MIDTOWN EAST — A newly installed concrete barrier outside a Citi Bike station is tripping up cyclists, sending them flying over handlebars and crashing down to the pavement, witnesses to two recent crashes told DNAinfo New York.
The barrier — which is several inches high and extends past the Citi Bike kiosk and into the bike lane on East 56th Street near Madison Avenue — was installed about a week ago, local workers said.
Last Friday, a man riding a Citi Bike east along 56th Street hit the barrier about 11 a.m. and was knocked unconscious in his fall, FDNY officials and witnesses said.
"He was completely airborne,” said Gowanus resident Vince D, who was standing nearby when the crash happened and declined to give his last name.
"He flailed through the air and hit the pavement on his face like a ton of bricks.
“There was no marking, no signage and certainly no poles," said Vince D, referring to the concrete barrier. "The guy just plain didn’t see it. You do not expect someone to put a concrete barrier 6 inches high on a bike path at a crowded intersection."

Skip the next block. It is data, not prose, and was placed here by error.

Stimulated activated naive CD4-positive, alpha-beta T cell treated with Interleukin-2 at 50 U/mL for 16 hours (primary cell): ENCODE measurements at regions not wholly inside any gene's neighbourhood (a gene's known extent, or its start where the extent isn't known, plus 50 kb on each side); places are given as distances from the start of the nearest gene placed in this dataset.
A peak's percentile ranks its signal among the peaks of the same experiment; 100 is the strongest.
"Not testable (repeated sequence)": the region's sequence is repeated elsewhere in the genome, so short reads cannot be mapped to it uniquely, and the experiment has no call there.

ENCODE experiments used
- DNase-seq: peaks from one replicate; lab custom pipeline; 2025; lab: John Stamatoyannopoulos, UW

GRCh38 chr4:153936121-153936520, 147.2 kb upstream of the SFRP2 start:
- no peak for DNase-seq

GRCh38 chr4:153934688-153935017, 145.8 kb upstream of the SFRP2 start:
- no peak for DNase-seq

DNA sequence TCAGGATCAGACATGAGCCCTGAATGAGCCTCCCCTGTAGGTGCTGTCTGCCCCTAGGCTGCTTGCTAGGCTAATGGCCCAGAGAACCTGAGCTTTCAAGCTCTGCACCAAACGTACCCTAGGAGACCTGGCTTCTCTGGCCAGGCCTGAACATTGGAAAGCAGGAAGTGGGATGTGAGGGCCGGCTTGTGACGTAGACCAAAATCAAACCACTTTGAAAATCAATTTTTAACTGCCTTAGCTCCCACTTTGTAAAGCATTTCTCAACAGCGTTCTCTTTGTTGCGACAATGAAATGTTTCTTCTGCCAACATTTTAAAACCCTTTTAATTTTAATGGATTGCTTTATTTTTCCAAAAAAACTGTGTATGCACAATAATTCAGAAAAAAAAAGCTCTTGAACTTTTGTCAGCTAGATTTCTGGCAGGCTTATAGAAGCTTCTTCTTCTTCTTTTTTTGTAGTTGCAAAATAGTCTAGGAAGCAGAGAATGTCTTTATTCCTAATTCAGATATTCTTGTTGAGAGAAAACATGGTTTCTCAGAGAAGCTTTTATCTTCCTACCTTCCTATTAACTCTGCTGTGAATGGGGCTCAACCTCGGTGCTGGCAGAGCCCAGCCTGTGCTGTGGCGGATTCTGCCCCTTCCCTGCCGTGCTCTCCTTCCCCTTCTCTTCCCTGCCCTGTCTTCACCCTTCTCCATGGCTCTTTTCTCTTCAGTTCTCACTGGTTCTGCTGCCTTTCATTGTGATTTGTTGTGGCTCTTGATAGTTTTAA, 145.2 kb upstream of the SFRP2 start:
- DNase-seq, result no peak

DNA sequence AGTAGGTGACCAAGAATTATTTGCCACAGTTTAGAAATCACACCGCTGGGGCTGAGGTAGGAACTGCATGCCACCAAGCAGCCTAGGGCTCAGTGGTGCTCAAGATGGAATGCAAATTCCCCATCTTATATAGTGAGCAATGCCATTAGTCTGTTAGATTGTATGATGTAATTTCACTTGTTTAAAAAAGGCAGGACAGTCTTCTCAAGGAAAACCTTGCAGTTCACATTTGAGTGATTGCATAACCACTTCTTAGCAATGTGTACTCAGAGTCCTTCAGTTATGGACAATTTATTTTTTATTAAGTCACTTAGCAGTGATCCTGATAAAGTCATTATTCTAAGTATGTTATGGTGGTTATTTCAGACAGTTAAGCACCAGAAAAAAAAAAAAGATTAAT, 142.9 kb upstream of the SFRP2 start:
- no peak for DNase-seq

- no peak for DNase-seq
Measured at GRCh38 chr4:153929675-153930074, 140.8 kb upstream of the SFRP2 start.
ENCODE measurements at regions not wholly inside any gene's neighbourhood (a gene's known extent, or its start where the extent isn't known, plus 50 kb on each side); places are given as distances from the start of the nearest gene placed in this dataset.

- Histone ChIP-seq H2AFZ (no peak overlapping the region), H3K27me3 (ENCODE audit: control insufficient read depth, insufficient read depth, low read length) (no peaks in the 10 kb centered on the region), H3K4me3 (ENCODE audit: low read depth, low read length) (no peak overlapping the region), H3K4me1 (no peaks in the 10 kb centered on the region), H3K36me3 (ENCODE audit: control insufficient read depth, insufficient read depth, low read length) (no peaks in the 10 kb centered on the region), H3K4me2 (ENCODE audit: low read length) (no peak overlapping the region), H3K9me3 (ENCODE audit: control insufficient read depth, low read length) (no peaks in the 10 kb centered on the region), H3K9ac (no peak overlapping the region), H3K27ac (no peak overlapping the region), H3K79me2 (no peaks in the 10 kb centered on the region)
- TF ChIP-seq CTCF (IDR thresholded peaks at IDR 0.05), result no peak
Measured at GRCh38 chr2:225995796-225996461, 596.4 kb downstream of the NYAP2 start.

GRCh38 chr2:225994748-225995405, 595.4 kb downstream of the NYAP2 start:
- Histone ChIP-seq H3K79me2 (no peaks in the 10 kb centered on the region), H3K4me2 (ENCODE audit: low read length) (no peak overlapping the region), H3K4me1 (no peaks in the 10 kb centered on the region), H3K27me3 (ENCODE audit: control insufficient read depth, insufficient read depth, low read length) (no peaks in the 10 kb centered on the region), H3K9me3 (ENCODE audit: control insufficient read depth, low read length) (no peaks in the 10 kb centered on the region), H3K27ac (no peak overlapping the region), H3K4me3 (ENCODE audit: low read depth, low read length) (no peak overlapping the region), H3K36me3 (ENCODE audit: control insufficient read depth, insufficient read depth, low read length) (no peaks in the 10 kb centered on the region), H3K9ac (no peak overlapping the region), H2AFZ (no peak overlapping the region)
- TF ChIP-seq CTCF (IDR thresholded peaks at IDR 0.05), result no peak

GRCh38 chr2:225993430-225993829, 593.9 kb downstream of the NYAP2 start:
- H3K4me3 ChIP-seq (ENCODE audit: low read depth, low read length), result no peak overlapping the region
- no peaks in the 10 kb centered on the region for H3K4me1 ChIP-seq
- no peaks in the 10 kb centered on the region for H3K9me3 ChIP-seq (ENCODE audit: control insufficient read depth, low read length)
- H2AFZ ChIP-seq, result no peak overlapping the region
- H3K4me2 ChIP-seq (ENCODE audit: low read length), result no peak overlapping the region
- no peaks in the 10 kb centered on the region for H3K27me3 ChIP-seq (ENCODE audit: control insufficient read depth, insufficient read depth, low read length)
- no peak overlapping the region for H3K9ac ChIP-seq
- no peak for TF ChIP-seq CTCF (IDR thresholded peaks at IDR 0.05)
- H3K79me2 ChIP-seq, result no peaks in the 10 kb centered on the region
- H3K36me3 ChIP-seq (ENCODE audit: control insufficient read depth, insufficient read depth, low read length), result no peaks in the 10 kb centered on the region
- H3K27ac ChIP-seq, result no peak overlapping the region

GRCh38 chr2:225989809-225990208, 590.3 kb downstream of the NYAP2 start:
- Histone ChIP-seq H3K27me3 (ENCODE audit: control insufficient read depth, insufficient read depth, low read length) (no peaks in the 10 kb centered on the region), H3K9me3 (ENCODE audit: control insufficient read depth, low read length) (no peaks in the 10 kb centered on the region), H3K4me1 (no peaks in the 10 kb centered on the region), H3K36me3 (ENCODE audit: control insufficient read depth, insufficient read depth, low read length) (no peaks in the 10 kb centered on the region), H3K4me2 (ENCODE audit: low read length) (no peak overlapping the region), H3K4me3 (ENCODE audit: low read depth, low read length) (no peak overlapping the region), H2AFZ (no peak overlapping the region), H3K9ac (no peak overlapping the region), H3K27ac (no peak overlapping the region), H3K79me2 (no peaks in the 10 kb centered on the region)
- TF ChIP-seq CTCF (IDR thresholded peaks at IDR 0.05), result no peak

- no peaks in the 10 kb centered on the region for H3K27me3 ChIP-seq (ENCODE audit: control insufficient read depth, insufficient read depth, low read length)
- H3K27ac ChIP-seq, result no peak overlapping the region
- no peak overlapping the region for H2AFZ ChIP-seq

The NYPD did not have information about the incident.
A Citi Bike representative referred questions to the city's Department of Transportation, which did not respond to requests for comment.
While most Citi Bike stations in the area do not have a similar barrier, one is also installed at the kiosk at 56th Street and Third Avenue, at the end of the row of bike docks.
Another witness to last Friday morning's crash, a truck driver who was parked on East 56th Street, said he saw an additional accident about an hour earlier, in which a cyclist hit the same barrier, flipped over and landed on the ground. In that case, the cyclist was wearing a helmet and did not appear to be seriously injured, the truck driver said.
“That’s a lawsuit waiting to happen,” said the witness, who declined to give his name. “If that hadn’t been there, that guy would never have gotten hurt.”
Shortly after the second accident on Friday, a police officer sprayed the portion of the concrete barrier that sticks into the bike lane with bright orange paint.